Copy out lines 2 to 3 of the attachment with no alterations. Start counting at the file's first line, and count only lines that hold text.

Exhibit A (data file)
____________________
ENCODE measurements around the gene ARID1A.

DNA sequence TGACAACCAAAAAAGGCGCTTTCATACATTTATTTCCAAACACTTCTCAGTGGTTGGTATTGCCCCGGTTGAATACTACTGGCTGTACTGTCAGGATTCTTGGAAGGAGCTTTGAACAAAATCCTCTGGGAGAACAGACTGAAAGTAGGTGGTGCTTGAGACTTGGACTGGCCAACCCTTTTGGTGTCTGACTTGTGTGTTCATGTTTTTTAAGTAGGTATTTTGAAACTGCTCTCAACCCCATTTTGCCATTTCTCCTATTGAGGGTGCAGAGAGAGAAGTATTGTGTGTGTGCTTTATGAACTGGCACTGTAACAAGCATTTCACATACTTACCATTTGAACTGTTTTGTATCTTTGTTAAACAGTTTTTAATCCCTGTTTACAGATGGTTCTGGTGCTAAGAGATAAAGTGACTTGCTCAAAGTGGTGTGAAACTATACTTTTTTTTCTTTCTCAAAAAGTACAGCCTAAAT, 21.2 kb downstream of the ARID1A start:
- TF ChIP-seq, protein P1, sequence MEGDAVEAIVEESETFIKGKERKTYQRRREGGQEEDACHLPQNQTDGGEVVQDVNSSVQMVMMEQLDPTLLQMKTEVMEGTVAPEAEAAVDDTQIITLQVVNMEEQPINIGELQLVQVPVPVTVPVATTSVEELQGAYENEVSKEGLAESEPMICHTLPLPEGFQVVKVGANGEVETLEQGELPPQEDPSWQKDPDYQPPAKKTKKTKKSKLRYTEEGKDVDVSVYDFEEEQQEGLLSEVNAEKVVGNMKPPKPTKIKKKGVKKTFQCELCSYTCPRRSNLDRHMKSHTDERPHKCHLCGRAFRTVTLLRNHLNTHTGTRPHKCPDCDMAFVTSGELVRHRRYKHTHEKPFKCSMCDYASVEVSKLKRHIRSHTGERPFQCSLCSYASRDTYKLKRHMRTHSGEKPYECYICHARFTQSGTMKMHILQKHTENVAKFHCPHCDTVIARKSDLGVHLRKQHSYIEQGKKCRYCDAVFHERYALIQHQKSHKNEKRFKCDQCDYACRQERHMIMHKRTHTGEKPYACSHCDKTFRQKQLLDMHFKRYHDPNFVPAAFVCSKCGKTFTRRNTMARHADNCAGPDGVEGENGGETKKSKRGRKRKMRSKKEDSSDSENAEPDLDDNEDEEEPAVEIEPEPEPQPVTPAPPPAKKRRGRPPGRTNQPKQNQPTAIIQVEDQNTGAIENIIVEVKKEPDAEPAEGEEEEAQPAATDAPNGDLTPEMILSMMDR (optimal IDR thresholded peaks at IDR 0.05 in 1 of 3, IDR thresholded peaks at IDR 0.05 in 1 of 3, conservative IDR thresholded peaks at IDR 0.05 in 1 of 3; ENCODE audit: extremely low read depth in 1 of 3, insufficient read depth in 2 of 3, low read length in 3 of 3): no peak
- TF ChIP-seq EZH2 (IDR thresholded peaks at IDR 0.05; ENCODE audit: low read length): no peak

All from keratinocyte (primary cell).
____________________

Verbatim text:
DNA sequence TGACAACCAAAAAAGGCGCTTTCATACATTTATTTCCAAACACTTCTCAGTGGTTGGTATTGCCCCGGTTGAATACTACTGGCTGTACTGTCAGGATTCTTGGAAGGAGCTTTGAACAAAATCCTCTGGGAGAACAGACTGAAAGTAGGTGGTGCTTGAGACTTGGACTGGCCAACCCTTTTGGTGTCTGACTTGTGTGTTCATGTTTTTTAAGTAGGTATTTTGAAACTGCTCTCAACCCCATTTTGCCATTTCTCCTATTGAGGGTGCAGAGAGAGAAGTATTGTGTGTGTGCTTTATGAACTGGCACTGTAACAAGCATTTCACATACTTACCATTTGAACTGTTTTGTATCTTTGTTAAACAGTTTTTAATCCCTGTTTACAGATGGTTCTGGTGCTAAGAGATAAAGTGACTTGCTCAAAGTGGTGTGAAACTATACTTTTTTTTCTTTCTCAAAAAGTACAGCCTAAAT, 21.2 kb downstream of the ARID1A start:
- TF ChIP-seq, protein P1, sequence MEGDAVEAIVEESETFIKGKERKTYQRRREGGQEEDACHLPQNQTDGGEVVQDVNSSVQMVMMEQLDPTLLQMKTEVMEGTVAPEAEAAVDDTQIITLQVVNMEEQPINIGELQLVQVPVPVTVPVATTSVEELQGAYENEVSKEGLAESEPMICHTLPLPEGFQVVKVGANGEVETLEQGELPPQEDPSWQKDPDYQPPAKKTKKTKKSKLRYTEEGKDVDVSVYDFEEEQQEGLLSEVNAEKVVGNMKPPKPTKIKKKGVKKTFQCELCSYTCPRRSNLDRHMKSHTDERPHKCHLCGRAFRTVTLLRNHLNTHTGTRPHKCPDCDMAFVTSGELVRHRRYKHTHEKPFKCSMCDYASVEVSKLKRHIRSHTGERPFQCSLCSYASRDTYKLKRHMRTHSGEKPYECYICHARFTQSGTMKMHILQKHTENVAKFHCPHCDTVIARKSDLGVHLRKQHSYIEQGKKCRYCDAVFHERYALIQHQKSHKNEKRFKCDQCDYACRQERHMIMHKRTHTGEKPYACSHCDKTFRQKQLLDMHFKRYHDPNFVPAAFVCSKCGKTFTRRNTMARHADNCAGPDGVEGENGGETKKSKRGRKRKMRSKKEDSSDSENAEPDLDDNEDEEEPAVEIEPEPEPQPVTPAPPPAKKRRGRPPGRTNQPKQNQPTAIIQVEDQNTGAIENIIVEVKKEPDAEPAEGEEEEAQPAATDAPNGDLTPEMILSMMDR (optimal IDR thresholded peaks at IDR 0.05 in 1 of 3, IDR thresholded peaks at IDR 0.05 in 1 of 3, conservative IDR thresholded peaks at IDR 0.05 in 1 of 3; ENCODE audit: extremely low read depth in 1 of 3, insufficient read depth in 2 of 3, low read length in 3 of 3): no peak